Personal Finance

Welcome tweaks for small businesses

Parvatha Vardhini C | Updated on March 10, 2018

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Changes in ITR forms and in provisions relating to reporting income and its taxation must be factored in

It is not only salaried individuals who have to contend with changes in the Income Tax Return (ITR) forms this tax paying season. Those running small businesses and professionals also need to take cognisance of tweaks — both in the ITR forms and in provisions related to reporting their income and its taxation.

Presumptive scheme

Taxation of presumptive income under Section 44AD is a popular provision for those running certain small businesses.

Under this, persons, including individuals, whose total turnover or gross receipts in a year does not exceed a particular threshold limit can declare their profit/gains at a 8 per cent of the total turnover or gross receipts, pay tax on it and be done. This saves them the headache of maintaining different books of accounts specified by the tax department and/or getting it audited.

For those filing their returns under the presumptive income scheme, there are four changes to make note of, for the assessment year 2017-18 (AY 2017-18) before they file their returns:

One, the threshold limit for the eligible turnover which was ₹1 crore until last year, has been revised to ₹2 crore from this year onwards. So, those having a turnover of up to ₹2 crore in financial year ( FY) 2016-17 from eligible businesses can now choose to offer their income to tax under the presumptive income scheme and ease their compliance burden.

Two, the move to discourage cash transactions following the demonetisation exercise has found a voice in the tax rate under this scheme. So, from AY 2017-18 onwards, the presumptive income will be 6 per cent of the total turnover or gross receipts received through cheques, drafts or electronic means. For the portion of the turnover/receipts received by cash, the presumptive income will be 8 per cent.

Three, there is a change related to applicability of advance tax provisions. Advance tax is usually payable in four tranches — by June 15, September 15, December 15 and March 15 of the financial year — by those assessees whose tax liability for that year is likely to exceed ₹10,000 after tax deduction at source under various heads.

To keep the compliance burden minimum in the case of those filing returns under the presumptive taxation scheme, rules have been relaxed a bit. From AY 2017-18, it is enough if the whole amount of advance tax by such assessees is paid once by March 15 of the financial year. While this is a definitely a breather, keep in mind that if you fall under the advance tax net and haven’t complied with the rules for payment, penal interest provisions on the advance tax due may be applicable.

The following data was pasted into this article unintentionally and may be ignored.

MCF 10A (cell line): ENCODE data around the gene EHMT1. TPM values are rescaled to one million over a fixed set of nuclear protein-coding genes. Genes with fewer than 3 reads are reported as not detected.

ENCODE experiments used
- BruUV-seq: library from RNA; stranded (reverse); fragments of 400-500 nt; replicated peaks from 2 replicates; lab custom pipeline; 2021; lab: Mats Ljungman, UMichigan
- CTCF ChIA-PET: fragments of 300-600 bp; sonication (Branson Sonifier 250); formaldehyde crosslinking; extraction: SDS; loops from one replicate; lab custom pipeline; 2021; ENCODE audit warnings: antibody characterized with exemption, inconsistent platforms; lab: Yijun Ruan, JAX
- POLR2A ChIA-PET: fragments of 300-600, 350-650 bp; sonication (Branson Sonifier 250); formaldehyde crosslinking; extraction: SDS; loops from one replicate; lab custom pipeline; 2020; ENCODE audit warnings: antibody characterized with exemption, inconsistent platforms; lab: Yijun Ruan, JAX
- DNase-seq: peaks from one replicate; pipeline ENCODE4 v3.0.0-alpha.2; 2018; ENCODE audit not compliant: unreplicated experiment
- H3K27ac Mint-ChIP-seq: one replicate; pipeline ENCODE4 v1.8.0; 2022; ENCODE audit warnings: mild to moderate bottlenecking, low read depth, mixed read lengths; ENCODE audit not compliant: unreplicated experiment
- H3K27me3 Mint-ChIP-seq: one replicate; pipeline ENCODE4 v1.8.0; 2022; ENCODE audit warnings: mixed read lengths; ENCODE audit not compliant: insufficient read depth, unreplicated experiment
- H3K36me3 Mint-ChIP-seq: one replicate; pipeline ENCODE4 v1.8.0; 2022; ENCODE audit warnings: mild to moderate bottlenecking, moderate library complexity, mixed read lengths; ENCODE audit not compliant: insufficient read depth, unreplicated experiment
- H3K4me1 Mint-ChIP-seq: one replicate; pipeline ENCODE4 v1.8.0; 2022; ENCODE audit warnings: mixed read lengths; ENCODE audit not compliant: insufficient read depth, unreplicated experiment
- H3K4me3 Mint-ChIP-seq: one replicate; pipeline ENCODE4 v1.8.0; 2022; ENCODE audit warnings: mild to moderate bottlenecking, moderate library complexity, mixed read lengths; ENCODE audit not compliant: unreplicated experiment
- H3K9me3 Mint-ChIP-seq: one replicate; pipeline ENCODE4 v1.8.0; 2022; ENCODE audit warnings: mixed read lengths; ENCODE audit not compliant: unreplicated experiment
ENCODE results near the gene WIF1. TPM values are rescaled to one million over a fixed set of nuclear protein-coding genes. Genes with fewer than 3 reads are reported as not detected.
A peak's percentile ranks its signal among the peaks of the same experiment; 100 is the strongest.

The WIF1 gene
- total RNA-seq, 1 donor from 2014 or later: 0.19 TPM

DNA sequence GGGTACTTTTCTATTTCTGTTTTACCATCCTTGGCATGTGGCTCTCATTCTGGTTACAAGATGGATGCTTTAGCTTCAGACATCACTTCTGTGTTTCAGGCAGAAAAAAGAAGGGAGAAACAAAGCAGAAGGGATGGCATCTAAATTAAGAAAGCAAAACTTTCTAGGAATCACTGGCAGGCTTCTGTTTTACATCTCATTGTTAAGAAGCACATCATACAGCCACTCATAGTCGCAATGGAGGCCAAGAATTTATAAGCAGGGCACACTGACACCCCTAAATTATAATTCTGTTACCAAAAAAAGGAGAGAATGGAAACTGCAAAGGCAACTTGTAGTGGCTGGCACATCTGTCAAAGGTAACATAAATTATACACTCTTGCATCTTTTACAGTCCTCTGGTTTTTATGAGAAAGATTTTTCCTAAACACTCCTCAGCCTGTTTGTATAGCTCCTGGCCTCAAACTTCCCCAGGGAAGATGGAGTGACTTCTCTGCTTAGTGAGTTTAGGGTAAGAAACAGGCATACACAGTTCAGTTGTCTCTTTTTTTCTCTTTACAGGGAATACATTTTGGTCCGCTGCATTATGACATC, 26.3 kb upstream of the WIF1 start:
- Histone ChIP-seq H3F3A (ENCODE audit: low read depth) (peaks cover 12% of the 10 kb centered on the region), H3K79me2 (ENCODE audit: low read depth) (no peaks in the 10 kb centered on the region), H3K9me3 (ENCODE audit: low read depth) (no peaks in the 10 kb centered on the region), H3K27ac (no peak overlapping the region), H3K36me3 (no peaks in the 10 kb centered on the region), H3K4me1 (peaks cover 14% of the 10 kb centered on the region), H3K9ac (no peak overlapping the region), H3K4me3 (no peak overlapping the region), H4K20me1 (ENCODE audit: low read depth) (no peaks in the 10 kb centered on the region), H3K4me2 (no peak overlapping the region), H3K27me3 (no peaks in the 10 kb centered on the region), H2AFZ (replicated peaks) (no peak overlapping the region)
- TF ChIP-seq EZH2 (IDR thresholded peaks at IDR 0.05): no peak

Four, from AY 2017-18 onwards, you are not free to opt in and out of the presumptive income scheme for businesses every year at your whim and fancy.

If you don’t declare income under this scheme for five consecutive assessment years after assessment year 2017-18 (that is, 2017-18 to 2021-22), you will not be eligible to fall under this scheme for the next five assessment years (that is, 2021-22 to 2025-26).

Extended to professionals

AY 2017-18 has also made life easier for professionals, by bringing them under the presumptive taxation net (Sec 44ADA). Assessees, including individuals who are engaged in specified professions such as legal, medical, engineering, architecture, accounting, technical consultancy or interior decoration and whose gross receipts do not exceed ₹50 lakh in FY 2016-17, can now pay tax on 50 per cent of the gross receipts under this scheme, without having to maintain accounts or auditing them. As is the case with businesses, advance tax needs to be paid only once by March 15 of the financial year.

What’s new in ITR?

Until last year, ITR 4S Sugam was the one to be filed by those eligible under the presumptive income scheme. The same form is called ITR 4 Sugam this year.

Note that there is no separate form for businessmen and professionals; hence, both need to use the same ITR 4 Sugam. Like in the other return forms for this year, quoting of Aadhaar number or Aadhaar enrolment id has been made mandatory for ITR 4 Sugam too.

Similarly, in case your total income under all heads put together exceeds ₹50 lakh, more disclosures have been sought on the assets and liabilities.

Description and address of immovable properties are also required. Besides, bank deposits, shares, insurance policies, loans, cash in hand, and investments in partnership firms have to be reported additionally this year.

Unlike some other ITR forms, details relating to cash deposits aggregating to over ₹2 lakh during the demonetisation period, are not required here.

Published on April 15, 2017

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